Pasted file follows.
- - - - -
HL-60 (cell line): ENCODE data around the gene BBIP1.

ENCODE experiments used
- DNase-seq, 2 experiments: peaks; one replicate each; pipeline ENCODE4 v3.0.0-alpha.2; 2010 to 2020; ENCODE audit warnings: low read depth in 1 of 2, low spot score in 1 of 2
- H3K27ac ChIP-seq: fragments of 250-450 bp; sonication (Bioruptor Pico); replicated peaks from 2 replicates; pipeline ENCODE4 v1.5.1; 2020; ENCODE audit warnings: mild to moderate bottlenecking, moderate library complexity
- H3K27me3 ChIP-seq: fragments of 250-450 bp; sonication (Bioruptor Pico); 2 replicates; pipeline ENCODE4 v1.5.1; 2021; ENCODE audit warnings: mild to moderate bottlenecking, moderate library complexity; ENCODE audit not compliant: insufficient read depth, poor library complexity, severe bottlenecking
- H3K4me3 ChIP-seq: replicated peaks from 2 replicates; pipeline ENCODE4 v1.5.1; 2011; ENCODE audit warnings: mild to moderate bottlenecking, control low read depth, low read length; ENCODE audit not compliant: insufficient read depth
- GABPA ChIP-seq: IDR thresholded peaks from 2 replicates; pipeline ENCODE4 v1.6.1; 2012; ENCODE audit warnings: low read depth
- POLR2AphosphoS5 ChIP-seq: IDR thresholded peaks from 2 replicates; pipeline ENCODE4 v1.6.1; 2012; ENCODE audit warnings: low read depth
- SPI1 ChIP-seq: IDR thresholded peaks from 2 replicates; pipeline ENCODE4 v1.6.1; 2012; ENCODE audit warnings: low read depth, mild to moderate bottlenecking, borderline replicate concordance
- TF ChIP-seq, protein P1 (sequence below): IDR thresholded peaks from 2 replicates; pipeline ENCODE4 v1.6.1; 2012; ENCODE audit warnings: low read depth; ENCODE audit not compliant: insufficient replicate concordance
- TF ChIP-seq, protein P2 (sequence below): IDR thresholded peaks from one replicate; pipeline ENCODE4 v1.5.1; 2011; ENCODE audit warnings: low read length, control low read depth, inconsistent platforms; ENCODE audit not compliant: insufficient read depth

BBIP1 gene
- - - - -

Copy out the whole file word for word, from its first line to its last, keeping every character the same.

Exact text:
HL-60 (cell line): ENCODE data around the gene BBIP1.

ENCODE experiments used
- DNase-seq, 2 experiments: peaks; one replicate each; pipeline ENCODE4 v3.0.0-alpha.2; 2010 to 2020; ENCODE audit warnings: low read depth in 1 of 2, low spot score in 1 of 2
- H3K27ac ChIP-seq: fragments of 250-450 bp; sonication (Bioruptor Pico); replicated peaks from 2 replicates; pipeline ENCODE4 v1.5.1; 2020; ENCODE audit warnings: mild to moderate bottlenecking, moderate library complexity
- H3K27me3 ChIP-seq: fragments of 250-450 bp; sonication (Bioruptor Pico); 2 replicates; pipeline ENCODE4 v1.5.1; 2021; ENCODE audit warnings: mild to moderate bottlenecking, moderate library complexity; ENCODE audit not compliant: insufficient read depth, poor library complexity, severe bottlenecking
- H3K4me3 ChIP-seq: replicated peaks from 2 replicates; pipeline ENCODE4 v1.5.1; 2011; ENCODE audit warnings: mild to moderate bottlenecking, control low read depth, low read length; ENCODE audit not compliant: insufficient read depth
- GABPA ChIP-seq: IDR thresholded peaks from 2 replicates; pipeline ENCODE4 v1.6.1; 2012; ENCODE audit warnings: low read depth
- POLR2AphosphoS5 ChIP-seq: IDR thresholded peaks from 2 replicates; pipeline ENCODE4 v1.6.1; 2012; ENCODE audit warnings: low read depth
- SPI1 ChIP-seq: IDR thresholded peaks from 2 replicates; pipeline ENCODE4 v1.6.1; 2012; ENCODE audit warnings: low read depth, mild to moderate bottlenecking, borderline replicate concordance
- TF ChIP-seq, protein P1 (sequence below): IDR thresholded peaks from 2 replicates; pipeline ENCODE4 v1.6.1; 2012; ENCODE audit warnings: low read depth; ENCODE audit not compliant: insufficient replicate concordance
- TF ChIP-seq, protein P2 (sequence below): IDR thresholded peaks from one replicate; pipeline ENCODE4 v1.5.1; 2011; ENCODE audit warnings: low read length, control low read depth, inconsistent platforms; ENCODE audit not compliant: insufficient read depth

BBIP1 gene